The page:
6. DocJay

    I’ve seen beautiful women reduced to tears over minor imperfections and men with abdomens the size of&nbsp;Morocco suck it in and feel satisfied. &nbsp;We all must minister to&nbsp;ourselves and find the balance.

  7. Duane Oyen

    I think that the culture has completely reversed the role of sex.&nbsp; We get bombarded with slatternly public conduct by singles, and the reaction is to induce asceticism into committed relationships in an Hegelian antithesis.

    God created man and woman.&nbsp; He gave them to each other for life, to have a very hot, steamy, one-on-one relationship.&nbsp; Marriage is supposed to be the sexiest thing in life, any where, and it is our responsibility to make it that way for our spouses.&nbsp;

    When have you ever seen marriage celebrated as sexy in the popular culture?&nbsp; All media overflows with young single people either getting it on or talking endlessly about it.&nbsp; Not one TV show or fillum I recall depicted married people who are together for 25 years, consciously desire each other, and act on it with great frequency (i.e., whenever either one is in the mood).&nbsp;&nbsp;&nbsp;

    Instead, we get sniggering about marriage being boring.&nbsp;&nbsp; It is a culture problem&nbsp; when the only erotic depictions of long married people are in Cialis commercials, where the preposterous assumption is that the world is full of 45-50 year old couples whose only problem is that He suffers from ED.&nbsp;

  8. iWc
    Duane Oyen:&nbsp;

    &nbsp; Not one TV show or fillum I recall depicted married people who are together for 25 years, consciously desire each other, and act on it with great frequency

    Well, duh. That is because it would be totally unrealistic.

    &nbsp;

  9. Duane Oyen
    iWc

    Duane Oyen:&nbsp;

    &nbsp; Not one TV show or fillum I recall depicted married people who are together for 25 years, consciously desire each other, and act on it with great frequency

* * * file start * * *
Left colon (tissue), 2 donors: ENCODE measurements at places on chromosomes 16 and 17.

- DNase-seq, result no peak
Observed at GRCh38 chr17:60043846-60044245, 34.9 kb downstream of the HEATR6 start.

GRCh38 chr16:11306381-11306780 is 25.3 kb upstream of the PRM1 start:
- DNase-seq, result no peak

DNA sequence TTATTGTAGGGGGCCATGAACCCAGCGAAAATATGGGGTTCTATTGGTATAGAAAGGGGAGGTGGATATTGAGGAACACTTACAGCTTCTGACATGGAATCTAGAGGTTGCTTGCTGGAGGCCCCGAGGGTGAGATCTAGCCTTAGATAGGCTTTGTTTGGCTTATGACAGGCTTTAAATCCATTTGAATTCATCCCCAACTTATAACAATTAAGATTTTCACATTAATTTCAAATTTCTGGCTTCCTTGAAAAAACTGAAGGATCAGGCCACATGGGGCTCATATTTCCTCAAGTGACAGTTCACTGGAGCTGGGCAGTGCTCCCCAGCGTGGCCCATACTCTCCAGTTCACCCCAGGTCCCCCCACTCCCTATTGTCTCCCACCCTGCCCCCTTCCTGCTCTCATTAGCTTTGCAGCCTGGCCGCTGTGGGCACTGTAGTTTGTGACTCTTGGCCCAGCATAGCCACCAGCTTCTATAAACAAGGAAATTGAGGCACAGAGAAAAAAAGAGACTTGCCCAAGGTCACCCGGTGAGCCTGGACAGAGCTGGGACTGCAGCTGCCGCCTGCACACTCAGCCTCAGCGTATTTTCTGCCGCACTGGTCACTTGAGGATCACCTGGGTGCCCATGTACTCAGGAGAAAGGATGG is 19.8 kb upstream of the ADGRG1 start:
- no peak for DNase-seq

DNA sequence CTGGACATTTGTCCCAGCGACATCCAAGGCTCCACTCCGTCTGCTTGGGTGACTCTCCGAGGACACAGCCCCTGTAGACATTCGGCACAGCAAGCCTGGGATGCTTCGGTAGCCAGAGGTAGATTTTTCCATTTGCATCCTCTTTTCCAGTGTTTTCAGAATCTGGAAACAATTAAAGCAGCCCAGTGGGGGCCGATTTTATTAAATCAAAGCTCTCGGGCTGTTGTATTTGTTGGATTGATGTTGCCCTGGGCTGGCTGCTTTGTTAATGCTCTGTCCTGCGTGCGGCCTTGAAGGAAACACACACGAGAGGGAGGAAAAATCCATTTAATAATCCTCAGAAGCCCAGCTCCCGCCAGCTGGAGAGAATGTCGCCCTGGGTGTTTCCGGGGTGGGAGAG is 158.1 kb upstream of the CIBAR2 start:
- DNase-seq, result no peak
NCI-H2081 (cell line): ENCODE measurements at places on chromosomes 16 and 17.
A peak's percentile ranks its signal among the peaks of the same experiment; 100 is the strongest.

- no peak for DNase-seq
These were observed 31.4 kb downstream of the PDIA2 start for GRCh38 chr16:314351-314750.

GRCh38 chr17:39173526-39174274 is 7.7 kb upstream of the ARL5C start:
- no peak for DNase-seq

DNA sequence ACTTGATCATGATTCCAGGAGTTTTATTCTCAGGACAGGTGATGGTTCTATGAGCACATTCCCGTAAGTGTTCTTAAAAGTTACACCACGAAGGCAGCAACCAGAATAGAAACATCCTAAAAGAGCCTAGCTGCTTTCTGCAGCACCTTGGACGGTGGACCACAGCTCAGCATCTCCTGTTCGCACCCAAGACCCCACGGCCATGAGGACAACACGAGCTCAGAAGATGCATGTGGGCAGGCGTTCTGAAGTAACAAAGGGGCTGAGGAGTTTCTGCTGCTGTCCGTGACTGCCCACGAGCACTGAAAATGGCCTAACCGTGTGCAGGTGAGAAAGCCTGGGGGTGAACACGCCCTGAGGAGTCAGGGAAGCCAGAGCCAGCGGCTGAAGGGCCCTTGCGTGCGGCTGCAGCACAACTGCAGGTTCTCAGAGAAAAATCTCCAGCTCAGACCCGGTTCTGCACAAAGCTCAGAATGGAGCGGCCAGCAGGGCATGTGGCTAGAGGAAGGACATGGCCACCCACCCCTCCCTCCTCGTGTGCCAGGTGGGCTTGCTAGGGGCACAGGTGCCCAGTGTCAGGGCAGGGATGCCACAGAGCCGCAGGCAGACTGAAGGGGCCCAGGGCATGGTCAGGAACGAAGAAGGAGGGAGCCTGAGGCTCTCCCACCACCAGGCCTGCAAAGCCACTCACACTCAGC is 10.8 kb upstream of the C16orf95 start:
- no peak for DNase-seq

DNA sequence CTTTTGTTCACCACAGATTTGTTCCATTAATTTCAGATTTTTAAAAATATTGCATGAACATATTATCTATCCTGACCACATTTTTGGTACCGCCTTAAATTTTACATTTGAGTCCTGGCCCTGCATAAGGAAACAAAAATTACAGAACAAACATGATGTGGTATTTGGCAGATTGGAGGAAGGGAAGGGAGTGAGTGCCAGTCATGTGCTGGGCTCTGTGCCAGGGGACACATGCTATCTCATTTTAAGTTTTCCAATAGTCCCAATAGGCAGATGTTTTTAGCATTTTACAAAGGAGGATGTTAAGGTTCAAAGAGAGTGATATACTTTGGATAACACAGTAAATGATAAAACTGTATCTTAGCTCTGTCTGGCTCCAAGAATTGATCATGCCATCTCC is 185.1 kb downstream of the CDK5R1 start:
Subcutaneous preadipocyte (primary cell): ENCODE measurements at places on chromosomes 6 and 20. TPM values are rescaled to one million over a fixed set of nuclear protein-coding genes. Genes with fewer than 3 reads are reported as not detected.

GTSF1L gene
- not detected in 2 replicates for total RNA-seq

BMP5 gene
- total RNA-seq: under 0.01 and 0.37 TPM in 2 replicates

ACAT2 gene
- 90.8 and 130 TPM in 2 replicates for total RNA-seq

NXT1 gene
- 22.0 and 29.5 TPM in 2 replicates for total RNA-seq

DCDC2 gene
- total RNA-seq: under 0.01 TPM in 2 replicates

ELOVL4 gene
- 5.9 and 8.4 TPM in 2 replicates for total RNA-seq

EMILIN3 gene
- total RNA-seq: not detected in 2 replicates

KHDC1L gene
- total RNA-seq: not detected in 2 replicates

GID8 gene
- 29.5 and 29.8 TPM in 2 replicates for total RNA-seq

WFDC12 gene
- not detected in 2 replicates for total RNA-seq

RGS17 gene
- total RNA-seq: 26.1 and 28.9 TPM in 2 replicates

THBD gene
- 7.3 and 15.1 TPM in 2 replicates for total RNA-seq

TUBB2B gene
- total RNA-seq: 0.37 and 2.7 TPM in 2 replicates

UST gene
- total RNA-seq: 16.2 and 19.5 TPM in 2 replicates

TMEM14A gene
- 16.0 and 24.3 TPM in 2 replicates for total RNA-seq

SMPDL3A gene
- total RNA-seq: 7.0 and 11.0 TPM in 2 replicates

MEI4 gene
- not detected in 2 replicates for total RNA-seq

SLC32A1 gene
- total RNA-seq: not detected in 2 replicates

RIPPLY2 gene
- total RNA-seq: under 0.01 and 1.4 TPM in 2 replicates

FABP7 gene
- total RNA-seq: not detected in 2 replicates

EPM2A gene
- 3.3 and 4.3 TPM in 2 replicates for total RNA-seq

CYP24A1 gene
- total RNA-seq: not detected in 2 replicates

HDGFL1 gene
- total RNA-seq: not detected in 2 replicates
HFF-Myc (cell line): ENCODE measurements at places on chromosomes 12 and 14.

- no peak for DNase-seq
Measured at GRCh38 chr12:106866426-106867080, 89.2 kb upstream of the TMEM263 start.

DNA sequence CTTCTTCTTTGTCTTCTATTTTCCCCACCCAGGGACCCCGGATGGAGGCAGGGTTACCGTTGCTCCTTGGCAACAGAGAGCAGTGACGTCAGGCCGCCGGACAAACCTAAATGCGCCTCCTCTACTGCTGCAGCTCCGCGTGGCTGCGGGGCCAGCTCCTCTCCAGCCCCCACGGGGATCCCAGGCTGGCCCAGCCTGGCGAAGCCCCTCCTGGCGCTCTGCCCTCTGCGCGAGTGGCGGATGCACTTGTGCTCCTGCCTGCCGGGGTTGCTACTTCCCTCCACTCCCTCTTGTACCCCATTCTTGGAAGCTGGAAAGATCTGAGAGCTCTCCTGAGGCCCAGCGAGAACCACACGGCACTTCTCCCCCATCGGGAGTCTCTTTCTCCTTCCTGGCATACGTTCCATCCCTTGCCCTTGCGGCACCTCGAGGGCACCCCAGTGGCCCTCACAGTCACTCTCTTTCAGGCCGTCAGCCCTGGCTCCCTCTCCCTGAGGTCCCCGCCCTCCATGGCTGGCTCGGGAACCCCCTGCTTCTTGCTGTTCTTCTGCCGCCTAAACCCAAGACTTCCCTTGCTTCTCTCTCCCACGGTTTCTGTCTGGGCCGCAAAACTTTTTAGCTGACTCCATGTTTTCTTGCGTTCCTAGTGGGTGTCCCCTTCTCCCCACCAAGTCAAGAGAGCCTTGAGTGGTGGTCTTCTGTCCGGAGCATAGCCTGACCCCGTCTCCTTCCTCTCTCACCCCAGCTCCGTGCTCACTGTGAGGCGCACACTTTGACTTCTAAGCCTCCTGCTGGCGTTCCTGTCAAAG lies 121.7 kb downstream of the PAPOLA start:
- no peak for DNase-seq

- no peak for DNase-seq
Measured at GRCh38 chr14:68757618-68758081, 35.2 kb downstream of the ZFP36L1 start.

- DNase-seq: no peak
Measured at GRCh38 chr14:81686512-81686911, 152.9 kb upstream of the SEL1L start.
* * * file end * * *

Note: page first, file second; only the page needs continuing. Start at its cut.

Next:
Well, duh. That is because it would be totally unrealistic.

    &nbsp; · 1 hour ago

    The way we humans fail or because it is impossible?&nbsp; Positive role models are important.&nbsp; So I think I’ll go home to see my lovely wife……

  10. DocJay
    Duane Oyen

    iWc

    Duane Oyen:&nbsp;

    &nbsp; Not one TV show or fillum I recall depicted married people who are together for 25 years, consciously desire each other, and act on it with great frequency

    Well, duh. That is because it would be totally unrealistic.

    &nbsp; · 1 hour ago

    The way we humans fail or because it is impossible?&nbsp; Positive role models are important.&nbsp; So I think I’ll go home to see my lovely wife…… · 26 minutes ago

    I’m going to support Duane here. &nbsp;I am quite happy and I take inspiration from couples married 50-60 years that still have active romance in their lives. &nbsp;I would suggest that half the older couples I know maintain a thoughtful loving relationship with one another. &nbsp;Those types of women can easily be role models for our youth unlike the theoretically self empowered philandering whores that the media glorifies.

    I’m off to see my lovely wife now too.

  11. runnybun

    In Sex, lies and Amanda Knox, James Bowman brilliantly touches on this same topic in a different context.&nbsp;He cites Jennifer Lipman in the Daily Telegraph, writing&nbsp;that in the&nbsp;Facebook&nbsp;age, Amanda Knox’s fate could fall on anyone.&nbsp; He cites Ms Lipman as writing, “…the endless obsession with&nbsp; (Knox’s) looks, her sexual history and “scandalous” behaviour belongs to the era of Victorian prurience…”.&nbsp;&nbsp; Bowman says, “Victorian pruience, surely, was no match for the prurience of today”.&nbsp;&nbsp;&nbsp;&nbsp;He&nbsp;concludes among many other things,&nbsp;that a world where no none will be interested in&nbsp;sexual adventures, is a&nbsp;utopian dream.&nbsp; &nbsp;I submit that Mr. Bowman&nbsp;maybe&nbsp;onto the&nbsp; same fruit of the Sexual Revolution as&nbsp;”Bad Catholic”.&nbsp;&nbsp;&nbsp;